1 cup all-purpose flour
2 cups sugar
3 teaspoons baking powder
Pinch salt
1 cup milk
4 cups peeled, pitted and thinly sliced fresh peaches (5 to 6 medium peaches)
1 tablespoon fresh lemon juice
Several dashes ground cinnamon or ground nutmeg (optional)

Preheat over to 375 degrees.
Pour the melted butter into a 13 by 9 by 2-inch baking dish

In a medium bowl, combine the flour, 1 cup sugar, the baking powder, and the salt and mix well. Stir in the milk, mixing until just combined. Pour this batter over the butter but do not stir them together.

In a small saucepan, combine the peaches, lemon juice and remaining cup of sugar and bring to a boil over high heat, stirring constantly. Pour the peaches over the batter but do not stir them together. Sprinkle with cinnamon or nutmeg if desired.

Bake in the preheated oven for 40 to 45 minutes or until the top is golden-brown. Serve warm or cold.

When it’s all done, it should look like this:

finished peach cobbler

For this challenge, please list your suggestions in the comments section of my blog. Over the next few months or so, I will try out your suggestions and list my favorites. The ultimate goal is to have fun, but in the future, I may have prizes for the winners 😉 Maybe you’ll even win one of my peach cobblers!

H.R. 5034 – The bill of greed

H.R. 5034 – The bill of greed 689 426 celo4life

Before we begin, I thought it would be a good idea to familiarize ourselves with the issue presented before us. Like I always say, to know is to understand. So here are a few links on H.R. 5034 – Comprehensive Alcohol Regulatory Effectiveness (CARE) Act of 2010 also known as The Bill of Greed:

House Resolution 5034 (The Library of Congress Website)
Palate Press’ analysis on H.R. 5034
Stop HR5034 (Official Opposition Website)

Note: After multiple Google searches, I cannot find anyone who supports this bill besides the 121 tools in the House of Representatives who co-sponsored the bill (as of June 22, 2010) and the National Beer Wholesalers Association.

The short legal version (if there really is one), this bill aims to do a few things: Amend the Wilson & Webb-Kenyon act, alter the commerce clause in relation to the states regulation of alcohol, reverse the burden of proof from the states to the consumers in relation to legal challenges, and a few other things.  The short non-legal version, this bill aims to stop direct shipments of wine to consumers by wineries & online wine & spirits shops, increase tax revenues for the states, and apparently protect little Timmy & little Sarah from obtaining alcohol.

There are many reasons why this bill is ridamndiculous, but here are a few:

  •  The National Beer Wholesalers Association, who wrote the bill, feels like you should be protected from the evils of direct shipments of wine because little Timmy or little Sarah (your underage drinking children) may go online and order a case of wine (cheap or expensive) and drink their asses off. I don’t know about you, but when I was under 21, I didn’t care about wine. Wine was the last thing we thought of when we were at high school or college parties. So for them to make this argument is very weak! Just ask any kid/young adult between 16 – 20 to name which types of alcohol they would drink at a party and I guarantee only 5% will even mention wine (not including wine coolers).
  • Although the sponsors of the bill and the NBWA say that this will not end direct shipment of wine, this is exactly their intent. The states are worried about all the legal challenges that have come from the Granholm v. Heald case and the costs associated with defending their discriminatory practices against out-of-state products. But more importantly, they’re concerned about tax collection.  The NBWA is only concerned about controlling the market and protecting its market share.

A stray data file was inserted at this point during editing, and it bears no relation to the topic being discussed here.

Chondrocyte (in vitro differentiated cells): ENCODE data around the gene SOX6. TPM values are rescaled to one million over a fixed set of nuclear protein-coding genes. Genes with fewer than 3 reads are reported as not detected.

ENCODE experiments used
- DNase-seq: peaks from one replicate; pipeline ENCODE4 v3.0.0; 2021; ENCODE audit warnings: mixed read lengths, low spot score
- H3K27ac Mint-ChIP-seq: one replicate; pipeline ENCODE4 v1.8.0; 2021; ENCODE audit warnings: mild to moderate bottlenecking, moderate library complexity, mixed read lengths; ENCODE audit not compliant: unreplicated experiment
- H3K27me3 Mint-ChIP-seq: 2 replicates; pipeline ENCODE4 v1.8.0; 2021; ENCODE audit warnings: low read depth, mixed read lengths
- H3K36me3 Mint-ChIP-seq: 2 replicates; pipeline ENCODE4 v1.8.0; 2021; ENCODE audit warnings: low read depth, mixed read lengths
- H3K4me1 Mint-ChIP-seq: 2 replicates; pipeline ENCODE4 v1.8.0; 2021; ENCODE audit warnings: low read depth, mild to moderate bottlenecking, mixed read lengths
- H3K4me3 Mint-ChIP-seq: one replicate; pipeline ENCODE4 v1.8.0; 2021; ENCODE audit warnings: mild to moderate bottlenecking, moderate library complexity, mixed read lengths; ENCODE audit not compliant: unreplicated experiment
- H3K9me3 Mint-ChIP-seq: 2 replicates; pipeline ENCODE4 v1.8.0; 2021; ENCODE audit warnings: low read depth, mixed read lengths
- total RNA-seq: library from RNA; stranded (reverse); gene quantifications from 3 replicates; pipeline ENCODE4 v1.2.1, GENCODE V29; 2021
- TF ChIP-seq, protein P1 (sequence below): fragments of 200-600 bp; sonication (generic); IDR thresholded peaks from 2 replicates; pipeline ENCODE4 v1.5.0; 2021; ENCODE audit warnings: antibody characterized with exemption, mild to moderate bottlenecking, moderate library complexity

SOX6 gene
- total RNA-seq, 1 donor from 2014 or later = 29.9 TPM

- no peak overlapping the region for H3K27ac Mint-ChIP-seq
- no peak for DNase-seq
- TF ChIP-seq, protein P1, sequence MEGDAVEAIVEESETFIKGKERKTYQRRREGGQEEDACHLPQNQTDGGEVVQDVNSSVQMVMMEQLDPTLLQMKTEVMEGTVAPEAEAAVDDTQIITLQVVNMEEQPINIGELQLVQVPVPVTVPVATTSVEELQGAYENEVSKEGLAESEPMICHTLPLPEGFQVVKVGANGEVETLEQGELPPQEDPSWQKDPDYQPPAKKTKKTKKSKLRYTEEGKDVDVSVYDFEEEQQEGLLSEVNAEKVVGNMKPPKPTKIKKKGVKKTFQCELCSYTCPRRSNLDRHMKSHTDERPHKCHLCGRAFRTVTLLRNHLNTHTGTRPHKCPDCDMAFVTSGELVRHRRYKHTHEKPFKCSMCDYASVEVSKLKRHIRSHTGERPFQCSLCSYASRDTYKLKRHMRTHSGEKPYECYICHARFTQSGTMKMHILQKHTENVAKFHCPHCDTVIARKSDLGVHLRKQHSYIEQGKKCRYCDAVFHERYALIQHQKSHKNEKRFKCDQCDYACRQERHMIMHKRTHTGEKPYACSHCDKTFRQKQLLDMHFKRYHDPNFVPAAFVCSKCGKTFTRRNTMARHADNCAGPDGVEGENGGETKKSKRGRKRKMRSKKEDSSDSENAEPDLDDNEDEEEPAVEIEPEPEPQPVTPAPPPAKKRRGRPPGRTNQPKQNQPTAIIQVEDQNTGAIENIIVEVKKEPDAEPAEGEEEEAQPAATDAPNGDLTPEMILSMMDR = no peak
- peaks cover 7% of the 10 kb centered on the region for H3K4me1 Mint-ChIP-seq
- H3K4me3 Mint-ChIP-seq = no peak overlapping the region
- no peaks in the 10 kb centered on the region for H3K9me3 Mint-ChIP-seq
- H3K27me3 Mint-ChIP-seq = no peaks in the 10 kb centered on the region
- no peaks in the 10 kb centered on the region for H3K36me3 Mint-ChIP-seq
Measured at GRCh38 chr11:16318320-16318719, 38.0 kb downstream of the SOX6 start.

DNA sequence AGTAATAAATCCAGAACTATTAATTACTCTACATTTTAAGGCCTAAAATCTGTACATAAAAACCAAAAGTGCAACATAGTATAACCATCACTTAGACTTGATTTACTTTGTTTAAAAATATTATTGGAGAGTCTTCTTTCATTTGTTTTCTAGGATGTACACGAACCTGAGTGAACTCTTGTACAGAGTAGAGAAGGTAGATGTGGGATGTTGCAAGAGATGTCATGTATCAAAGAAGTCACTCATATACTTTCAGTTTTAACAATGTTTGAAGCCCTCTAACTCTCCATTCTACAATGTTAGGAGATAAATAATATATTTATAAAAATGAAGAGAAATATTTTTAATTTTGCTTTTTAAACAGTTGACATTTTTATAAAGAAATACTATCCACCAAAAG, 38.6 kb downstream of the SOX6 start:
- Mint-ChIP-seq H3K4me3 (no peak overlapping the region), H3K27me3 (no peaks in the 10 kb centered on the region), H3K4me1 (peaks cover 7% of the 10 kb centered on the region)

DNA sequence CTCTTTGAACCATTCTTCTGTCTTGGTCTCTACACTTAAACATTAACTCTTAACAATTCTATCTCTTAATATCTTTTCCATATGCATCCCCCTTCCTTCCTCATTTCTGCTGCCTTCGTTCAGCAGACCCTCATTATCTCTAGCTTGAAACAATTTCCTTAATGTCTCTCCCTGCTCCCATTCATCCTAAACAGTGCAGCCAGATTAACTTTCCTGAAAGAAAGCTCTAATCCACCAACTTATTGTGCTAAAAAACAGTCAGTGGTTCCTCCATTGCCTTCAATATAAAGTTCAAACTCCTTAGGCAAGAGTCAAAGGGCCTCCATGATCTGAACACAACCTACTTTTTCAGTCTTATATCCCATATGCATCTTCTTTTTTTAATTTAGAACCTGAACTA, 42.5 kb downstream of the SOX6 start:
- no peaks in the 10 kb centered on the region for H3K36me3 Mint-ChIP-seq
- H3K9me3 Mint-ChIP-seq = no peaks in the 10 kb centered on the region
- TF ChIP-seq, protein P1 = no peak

• Although the states and alcohol wholesalers say this bill will not discriminate against out-of-state products, this is exactly what will happen. Remember the tax collection issue? If you control the flow of alcohol between what the state brings in and what the wholesalers bring in, you’ll have better control over tax collection. With direct shipments, the tax is applied at point of origin instead of where it’s shipped. That’s mainly because you open yourself to the possibility of taxing the same item multiple times before it arrives to the consumer. An issue consumers have fought since the declaration of independence. So in their minds, the best way to control the tax revenue stream is to kill the practice all together.

Here is my take on all of this. I think this bill is completely flawed and self-serving. The NBWA already has a huge market share/monopoly in this country. Why should the laws be changed because they can’t adapt to a changing environment? This is greedy on their part and the laws shouldn’t be changed just to further their cause. The states are another issue. They always use the guise of protecting children in cases like this in order to scare the public into agreeing with their opinion. In reality though, this is only about tax revenue and they could care less if little Timmy or little Sarah gets their hands on some product. As long as they collect their share of the tax revenue, they don’t care. And speaking of children, let’s talk about the issue of children potentially obtaining wine or spirits via direct shipment. I tested a few websites that offer this to consumers and did you know that before you even put in your credit card, you’re served with multiple disclosures stating that you must be 21 years of age or older and that the person signing for the alcohol also must be so? This will also be verified at the time of delivery. So, if minors actually get their hands on alcohol by tricking the system, whose fault is it really? Based on the amount of disclosures and declarative statements, I think the wineries and online stores have done a sufficient enough job. This alone is enough to defeat this part of the bill, but if they really wanted to be smart about it, why not add an age verification system to the process where the consumer enters their driver’s license number/ID number into a secure database or some other form of age verification? That’s a simple fix to the system if it’s really a concern and in the 21 century, this technology is readily available. However, we all know, this isn’t the issue. It’s all about the Benjamins!